TIP: If you’re under 26 and are a EU citizen, bring your passport and show the staff at the entrance of the galleries and you get in for free!
As a first timer, I’d suggest going to see the Mona Lisa. You’ll find her in the ‘Denon’ wing and it’s well sign-posted from the entrance.
- ‘Take a cruise on the River Seine
We were pretty exhausted after our day of travelling and crashed after visiting the Lourve. The next morning we got up early for the breakfast included with our room and then headed out to ‘Alma Marceau’. Here you can find the Bateaux Mouches cruise of the River Seine. This was also something I prebooked, you can buy tickets there but we found it quicker to print off our tickets at the self-service booths and then start queuing to get a good seat.
The cruise cost 14eur per adult and runs every half hour, it covers all the key sights from the Notre-Dame all the way back to the Eiffel Tower and has a running commentry in most languages, including English. It lasts approximately 1hr 10 minutes, so make sure to schedule this time into your itinerary, I’d reccommend doing this in the morning of the day you leave or the night you arrive.
- Eiffel Tower
After seeing the Tower from Tour Montparnesse, and having a closer look from the boat, I didn’t feel the need to go up the Eiffel Tower. However, if this is something you want to do, I’d recommend waking up an hour or so earlier and going before the cruise. We got the 10:30 cruise and left our hotel at 9:30, so baring this in mind, you could easily leave between 7-8 and make time to see the Eiffel Tower.
Again, I have heard that booking online saves a lot of time when you’re on a schedule.
- Champs Elysees/Arc de Triomphe
A short walk from Bateaux Mouches, or one stop on the Metro, is The Avenue des Champs–Élysées, an avenue in the 8th arrondissement filled with shops, similar to Oxford St. At the top of this road is the Arc de Triomphe. You can climb the Arc de Triomphe for a cheaper price than the Eiffel Tower, although there are approx. 280 stairs so keep that in mind!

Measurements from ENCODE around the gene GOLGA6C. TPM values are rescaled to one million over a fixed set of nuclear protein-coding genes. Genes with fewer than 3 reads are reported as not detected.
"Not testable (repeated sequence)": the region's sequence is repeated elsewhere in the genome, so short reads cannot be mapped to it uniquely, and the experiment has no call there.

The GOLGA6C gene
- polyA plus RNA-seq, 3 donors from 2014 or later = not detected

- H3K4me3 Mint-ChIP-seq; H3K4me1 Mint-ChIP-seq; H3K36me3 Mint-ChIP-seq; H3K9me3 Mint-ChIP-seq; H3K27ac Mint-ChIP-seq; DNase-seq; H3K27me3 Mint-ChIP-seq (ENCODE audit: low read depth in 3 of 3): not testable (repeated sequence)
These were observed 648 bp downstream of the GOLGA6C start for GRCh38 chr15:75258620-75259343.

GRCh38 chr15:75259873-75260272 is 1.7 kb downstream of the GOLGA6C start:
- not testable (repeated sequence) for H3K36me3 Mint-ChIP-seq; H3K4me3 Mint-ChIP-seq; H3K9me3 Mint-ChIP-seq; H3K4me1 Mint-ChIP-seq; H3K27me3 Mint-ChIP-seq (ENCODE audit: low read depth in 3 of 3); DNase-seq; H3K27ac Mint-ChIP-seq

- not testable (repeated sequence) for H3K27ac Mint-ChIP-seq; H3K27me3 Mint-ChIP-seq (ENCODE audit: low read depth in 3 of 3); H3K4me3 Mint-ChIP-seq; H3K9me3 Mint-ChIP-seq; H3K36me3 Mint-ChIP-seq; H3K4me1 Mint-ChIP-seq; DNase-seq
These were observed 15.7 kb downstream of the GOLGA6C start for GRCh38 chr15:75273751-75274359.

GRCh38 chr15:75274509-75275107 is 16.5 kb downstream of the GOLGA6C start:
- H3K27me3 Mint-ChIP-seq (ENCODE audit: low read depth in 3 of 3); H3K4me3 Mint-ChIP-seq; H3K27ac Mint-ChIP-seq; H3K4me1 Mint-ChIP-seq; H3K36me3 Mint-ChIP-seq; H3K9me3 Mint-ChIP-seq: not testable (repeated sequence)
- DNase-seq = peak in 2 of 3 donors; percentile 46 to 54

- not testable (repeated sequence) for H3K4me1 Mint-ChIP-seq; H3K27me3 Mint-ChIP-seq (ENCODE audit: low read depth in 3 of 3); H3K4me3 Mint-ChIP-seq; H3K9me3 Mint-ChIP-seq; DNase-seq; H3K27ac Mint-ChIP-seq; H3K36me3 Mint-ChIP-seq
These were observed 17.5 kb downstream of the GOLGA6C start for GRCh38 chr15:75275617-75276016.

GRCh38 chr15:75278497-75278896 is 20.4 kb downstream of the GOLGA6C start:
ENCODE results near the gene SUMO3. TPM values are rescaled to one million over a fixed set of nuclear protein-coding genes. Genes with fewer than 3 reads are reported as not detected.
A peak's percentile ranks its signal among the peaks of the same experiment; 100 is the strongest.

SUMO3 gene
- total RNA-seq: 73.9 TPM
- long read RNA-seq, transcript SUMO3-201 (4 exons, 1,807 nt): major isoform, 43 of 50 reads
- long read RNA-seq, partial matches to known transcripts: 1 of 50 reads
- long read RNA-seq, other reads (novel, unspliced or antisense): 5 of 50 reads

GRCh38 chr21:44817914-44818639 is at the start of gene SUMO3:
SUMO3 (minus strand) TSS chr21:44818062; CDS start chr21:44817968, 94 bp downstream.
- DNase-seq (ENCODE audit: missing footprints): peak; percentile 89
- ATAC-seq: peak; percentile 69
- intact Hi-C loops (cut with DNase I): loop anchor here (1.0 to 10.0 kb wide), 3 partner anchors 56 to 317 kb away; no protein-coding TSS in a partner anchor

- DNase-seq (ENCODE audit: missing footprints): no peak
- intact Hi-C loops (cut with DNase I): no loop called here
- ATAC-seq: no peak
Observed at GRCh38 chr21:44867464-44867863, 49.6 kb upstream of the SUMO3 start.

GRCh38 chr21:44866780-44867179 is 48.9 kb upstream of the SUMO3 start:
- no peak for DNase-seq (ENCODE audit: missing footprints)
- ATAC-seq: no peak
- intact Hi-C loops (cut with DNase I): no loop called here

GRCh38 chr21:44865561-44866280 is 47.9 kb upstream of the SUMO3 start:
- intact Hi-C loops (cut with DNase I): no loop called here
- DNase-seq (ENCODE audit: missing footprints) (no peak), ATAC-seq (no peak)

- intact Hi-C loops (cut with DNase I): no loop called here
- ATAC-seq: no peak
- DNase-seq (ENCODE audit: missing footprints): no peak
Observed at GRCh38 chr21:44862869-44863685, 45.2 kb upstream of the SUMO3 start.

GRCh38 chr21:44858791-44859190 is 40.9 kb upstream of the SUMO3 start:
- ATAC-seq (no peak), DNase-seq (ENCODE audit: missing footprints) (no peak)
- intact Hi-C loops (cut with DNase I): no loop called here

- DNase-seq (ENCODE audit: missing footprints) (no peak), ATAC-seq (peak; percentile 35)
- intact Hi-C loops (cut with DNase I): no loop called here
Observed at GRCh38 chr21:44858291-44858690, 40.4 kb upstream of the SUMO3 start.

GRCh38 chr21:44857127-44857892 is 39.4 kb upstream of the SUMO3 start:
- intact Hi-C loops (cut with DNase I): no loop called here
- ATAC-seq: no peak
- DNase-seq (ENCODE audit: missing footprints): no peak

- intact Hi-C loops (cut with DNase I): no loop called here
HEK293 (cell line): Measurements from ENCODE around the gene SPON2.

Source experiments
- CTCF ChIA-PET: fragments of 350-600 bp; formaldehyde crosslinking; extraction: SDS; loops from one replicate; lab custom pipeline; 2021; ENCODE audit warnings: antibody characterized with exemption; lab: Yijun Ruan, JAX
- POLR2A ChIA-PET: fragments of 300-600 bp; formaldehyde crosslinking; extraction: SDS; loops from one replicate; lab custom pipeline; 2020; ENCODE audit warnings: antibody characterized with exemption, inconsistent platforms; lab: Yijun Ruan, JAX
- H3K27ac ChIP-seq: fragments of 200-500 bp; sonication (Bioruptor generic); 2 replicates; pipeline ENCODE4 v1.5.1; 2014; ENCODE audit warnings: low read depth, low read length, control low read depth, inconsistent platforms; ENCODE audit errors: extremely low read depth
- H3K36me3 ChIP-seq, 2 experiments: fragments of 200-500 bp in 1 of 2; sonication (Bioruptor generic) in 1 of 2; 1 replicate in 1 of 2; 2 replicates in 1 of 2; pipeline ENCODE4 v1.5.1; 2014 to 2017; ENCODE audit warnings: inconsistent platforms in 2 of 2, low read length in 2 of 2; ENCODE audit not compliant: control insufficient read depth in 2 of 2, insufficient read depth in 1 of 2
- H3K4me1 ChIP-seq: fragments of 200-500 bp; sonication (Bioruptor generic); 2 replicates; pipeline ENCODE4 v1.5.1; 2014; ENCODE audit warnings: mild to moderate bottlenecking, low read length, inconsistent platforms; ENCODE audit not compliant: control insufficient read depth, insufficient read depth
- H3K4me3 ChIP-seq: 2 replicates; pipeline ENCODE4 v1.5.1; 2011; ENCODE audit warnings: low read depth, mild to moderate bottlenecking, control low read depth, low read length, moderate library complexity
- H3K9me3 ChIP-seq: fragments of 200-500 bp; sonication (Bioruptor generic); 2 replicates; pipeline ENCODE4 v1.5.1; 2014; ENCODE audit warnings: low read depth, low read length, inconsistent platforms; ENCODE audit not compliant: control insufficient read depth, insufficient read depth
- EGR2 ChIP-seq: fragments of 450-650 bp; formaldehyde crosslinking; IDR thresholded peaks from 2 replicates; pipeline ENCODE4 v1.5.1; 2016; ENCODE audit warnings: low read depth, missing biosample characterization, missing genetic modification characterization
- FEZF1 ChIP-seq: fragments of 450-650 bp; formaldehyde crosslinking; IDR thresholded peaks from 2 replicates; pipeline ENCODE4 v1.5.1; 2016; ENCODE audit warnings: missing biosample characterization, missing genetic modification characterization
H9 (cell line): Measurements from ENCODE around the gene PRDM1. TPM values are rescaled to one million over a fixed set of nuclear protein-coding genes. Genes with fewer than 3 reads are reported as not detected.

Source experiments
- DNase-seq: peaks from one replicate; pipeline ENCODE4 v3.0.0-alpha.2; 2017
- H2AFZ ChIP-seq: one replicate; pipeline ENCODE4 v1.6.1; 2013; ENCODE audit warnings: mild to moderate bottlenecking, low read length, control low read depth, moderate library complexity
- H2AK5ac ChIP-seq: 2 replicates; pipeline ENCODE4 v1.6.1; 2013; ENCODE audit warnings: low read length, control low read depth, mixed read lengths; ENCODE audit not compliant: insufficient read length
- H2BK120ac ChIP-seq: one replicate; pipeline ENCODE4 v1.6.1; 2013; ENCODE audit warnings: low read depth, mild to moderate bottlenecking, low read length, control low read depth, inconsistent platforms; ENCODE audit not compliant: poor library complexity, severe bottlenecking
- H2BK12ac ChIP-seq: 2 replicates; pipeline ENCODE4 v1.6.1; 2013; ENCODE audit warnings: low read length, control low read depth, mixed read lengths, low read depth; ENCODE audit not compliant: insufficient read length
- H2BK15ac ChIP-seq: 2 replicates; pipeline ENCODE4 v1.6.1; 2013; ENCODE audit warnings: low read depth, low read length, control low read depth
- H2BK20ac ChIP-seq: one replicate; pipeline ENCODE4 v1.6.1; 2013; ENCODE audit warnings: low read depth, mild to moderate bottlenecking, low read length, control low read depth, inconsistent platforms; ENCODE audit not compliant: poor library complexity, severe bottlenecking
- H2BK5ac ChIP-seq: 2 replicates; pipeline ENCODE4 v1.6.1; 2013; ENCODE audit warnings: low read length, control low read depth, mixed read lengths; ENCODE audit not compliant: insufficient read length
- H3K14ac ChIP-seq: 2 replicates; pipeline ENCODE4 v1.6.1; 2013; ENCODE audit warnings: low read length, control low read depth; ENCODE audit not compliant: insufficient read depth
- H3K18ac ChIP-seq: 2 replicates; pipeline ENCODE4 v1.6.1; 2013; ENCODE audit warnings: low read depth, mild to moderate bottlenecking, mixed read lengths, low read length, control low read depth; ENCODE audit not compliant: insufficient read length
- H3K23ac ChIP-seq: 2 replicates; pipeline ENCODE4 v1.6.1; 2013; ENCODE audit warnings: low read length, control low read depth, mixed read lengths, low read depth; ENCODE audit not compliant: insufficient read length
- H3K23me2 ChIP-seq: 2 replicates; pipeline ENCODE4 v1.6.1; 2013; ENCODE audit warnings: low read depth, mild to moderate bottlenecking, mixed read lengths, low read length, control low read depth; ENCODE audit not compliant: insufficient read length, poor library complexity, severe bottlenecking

When walking down the Champs Elysees, keep an eye out for Sephora (my favourite place) and the fanciest Abercrombie and Fitch I have ever seen, it literally has it’s own pathway and is fronted with an arch covered in renassaince cherubs.
After that, we got the Metro back to Gare du Nord, an hour and a half before our train at 4pm, meaning we spent exactly 24hrs in Paris!
If you had more time to spend, other attractions include:
- Sainte-Chappelle: A historic and ornate chapel
- Notre-Dame: Iconic Catherdral
- Jardin du Luxembourg: Large park from 1612, Paris’ answer to Hyde Park!
Where to stay
Paris is made up of 20 Arrondissements (similar to Londons Boroughs) which you can see in the Map below. Arrondissements 1-9 are where a lot of the attractions are based, and 10-20 are fairly residential. I stayed in the 11th Arrondissement, still in close enough distance to central Paris by the Metro but still a nice way to experience Parisian life.
I stayed in the Grand Hotel Francais right opposite a Metro station called ‘Rue de Boulets’. When looking for a place to stay in your 24hrs I’d 100% recommend looking for somewhere near to a Metro station, and somewhere that offers Breakfast because you won’t have time the next morning to go out searching around for somewhere to eat if you want to make the most of your day.
I hope you’ve enjoyed this guide to 24hrs in Paris, let me know in the comments below if you have any extra tips for people visiting Paris for the first time!